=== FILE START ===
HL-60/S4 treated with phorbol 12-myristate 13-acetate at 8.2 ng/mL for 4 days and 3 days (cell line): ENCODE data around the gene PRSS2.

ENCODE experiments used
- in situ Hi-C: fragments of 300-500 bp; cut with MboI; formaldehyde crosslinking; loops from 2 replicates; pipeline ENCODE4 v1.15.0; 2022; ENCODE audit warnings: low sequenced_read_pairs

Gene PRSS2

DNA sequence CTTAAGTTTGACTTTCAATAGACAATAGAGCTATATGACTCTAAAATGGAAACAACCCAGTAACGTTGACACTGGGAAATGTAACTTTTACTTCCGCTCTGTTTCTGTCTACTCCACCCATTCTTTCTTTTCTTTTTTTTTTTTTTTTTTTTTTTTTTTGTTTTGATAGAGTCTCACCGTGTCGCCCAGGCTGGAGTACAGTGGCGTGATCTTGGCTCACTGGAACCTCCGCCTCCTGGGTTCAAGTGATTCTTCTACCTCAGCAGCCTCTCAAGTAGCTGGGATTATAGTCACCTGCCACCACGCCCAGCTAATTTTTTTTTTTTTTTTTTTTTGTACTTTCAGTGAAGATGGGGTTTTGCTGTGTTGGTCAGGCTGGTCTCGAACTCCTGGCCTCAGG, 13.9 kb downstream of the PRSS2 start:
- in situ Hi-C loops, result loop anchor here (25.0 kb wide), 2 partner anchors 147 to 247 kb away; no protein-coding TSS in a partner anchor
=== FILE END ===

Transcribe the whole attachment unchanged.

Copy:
HL-60/S4 treated with phorbol 12-myristate 13-acetate at 8.2 ng/mL for 4 days and 3 days (cell line): ENCODE data around the gene PRSS2.

ENCODE experiments used
- in situ Hi-C: fragments of 300-500 bp; cut with MboI; formaldehyde crosslinking; loops from 2 replicates; pipeline ENCODE4 v1.15.0; 2022; ENCODE audit warnings: low sequenced_read_pairs

Gene PRSS2

DNA sequence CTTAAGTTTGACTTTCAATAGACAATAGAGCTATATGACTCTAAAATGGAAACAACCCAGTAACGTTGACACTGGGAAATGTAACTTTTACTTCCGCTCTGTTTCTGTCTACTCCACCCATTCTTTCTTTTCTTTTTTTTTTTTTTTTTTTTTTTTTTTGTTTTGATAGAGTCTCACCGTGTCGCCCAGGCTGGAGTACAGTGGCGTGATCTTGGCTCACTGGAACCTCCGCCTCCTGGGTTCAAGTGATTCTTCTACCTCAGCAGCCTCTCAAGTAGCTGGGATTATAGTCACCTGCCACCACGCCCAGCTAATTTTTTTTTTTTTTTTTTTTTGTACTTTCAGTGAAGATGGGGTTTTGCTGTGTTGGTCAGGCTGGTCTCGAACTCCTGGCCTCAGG, 13.9 kb downstream of the PRSS2 start:
- in situ Hi-C loops, result loop anchor here (25.0 kb wide), 2 partner anchors 147 to 247 kb away; no protein-coding TSS in a partner anchor